Newspaper review: High marks for GCSE replacement
There are generally high marks from Tuesday's papers for the education secretary's plans to replace GCSEs with the English Baccalaureate Certificate.
The Daily Telegraph suggests Michael Gove has "declared the end of more than two decades of 'dumbing down'".
The Financial Times says this "good first step" must be followed by improvements in standards of teaching.
The Guardian fears education has "come through the 90s and noughties only to be sent heading back to the 70s".
"How many more wasted lives?" asks the Daily Mail's front page headline.
Concerning the British campaign in Afghanistan, the paper suggests "the bravest and best of their generation" are being "sacrificed for a cause that seems increasingly beyond hope".
The Times leads on a call for the UK to reveal if it is supplying intelligence for US drone attacks in Pakistan.
A former director of public prosecutions says there is "compelling evidence" of UK help locating targets.
Several papers report that Conservative peer and government adviser Lord Ashcroft has urged No 10 to "turn off the golden taps" of foreign aid.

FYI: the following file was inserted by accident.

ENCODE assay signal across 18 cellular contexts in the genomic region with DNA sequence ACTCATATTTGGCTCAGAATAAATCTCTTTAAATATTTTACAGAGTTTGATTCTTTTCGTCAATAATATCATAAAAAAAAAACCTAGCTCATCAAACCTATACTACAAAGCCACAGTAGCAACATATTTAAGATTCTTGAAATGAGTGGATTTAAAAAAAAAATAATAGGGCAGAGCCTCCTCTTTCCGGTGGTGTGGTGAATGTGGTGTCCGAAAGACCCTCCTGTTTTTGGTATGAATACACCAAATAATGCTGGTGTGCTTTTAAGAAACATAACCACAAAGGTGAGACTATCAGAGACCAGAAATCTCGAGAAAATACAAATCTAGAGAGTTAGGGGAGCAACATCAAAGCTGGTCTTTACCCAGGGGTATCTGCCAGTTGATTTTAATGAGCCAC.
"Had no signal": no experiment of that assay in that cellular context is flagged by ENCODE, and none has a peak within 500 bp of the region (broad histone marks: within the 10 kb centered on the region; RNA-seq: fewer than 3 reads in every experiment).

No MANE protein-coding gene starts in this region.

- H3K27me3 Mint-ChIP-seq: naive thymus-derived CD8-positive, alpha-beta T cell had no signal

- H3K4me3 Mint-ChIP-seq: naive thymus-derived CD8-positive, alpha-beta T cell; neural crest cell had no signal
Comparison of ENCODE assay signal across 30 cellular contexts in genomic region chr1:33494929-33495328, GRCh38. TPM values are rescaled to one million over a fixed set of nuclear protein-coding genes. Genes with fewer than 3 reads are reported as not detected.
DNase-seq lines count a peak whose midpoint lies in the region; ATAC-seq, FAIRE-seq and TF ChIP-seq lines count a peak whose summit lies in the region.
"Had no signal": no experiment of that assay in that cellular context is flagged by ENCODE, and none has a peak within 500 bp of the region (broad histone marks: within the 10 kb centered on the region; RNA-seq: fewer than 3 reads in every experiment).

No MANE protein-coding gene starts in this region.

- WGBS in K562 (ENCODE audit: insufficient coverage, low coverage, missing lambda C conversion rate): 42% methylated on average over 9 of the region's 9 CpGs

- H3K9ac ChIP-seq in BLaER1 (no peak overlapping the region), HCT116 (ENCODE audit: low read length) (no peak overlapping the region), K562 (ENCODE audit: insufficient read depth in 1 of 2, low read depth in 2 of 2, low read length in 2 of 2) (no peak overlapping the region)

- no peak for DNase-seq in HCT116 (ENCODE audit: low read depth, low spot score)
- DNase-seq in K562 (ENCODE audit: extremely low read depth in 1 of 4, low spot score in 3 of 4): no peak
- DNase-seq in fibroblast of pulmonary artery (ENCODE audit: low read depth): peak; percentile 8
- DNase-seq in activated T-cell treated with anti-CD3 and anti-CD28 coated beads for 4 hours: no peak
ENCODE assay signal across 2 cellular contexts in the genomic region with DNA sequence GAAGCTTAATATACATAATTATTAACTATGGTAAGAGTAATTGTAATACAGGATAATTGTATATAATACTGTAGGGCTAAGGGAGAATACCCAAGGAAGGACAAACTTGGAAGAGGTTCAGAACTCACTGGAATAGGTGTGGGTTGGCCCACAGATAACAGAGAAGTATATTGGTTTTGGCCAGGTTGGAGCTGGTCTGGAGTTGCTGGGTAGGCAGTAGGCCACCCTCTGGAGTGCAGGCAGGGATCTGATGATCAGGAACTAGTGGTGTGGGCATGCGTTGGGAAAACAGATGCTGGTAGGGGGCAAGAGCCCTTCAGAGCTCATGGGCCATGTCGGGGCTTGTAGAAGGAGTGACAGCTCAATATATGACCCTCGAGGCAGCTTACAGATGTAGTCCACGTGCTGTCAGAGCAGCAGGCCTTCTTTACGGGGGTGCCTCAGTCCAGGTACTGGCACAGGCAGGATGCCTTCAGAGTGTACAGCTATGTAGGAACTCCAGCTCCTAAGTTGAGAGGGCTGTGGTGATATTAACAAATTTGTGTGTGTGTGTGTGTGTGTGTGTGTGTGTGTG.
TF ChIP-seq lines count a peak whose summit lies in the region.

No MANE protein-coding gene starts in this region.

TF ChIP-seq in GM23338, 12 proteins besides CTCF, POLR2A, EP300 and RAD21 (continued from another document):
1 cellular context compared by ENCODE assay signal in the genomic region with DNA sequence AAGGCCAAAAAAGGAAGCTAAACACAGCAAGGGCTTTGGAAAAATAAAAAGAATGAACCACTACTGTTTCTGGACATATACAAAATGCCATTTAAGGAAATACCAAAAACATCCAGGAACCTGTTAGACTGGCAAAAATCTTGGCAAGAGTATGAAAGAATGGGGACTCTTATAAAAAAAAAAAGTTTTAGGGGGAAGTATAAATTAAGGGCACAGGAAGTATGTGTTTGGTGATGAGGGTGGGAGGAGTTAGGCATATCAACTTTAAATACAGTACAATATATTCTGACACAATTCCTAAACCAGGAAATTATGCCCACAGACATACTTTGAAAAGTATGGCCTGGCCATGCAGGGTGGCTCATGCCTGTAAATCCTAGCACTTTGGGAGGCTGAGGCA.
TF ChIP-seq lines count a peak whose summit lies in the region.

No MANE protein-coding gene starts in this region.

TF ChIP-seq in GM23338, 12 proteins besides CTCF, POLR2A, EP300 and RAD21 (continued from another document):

"Nowhere is public spending more out of control," argues the Daily Express, as it hopes to see foreign aid's "bloated budget [cut] down to size".
The Daily Star covers the deal agreed by High Street baker Greggs to supply pasties and sausage rolls to UK troops.
A trial will supply "Our Boys with a taste of home", the paper says.
The irony of the Duke and Duchess of Cambridge encountering dozens of bare-breasted dancers in the Solomon Islands is not lost on the papers.
"It was supposed to be the day when they put all thoughts of topless pictures behind them," remarks the Daily Telegraph.
The Sun says "good-humoured Kate" was "cheered up" by the welcome.
Prince William "did his best to discreetly avert his eyes but failed spectacularly", reports the Mail.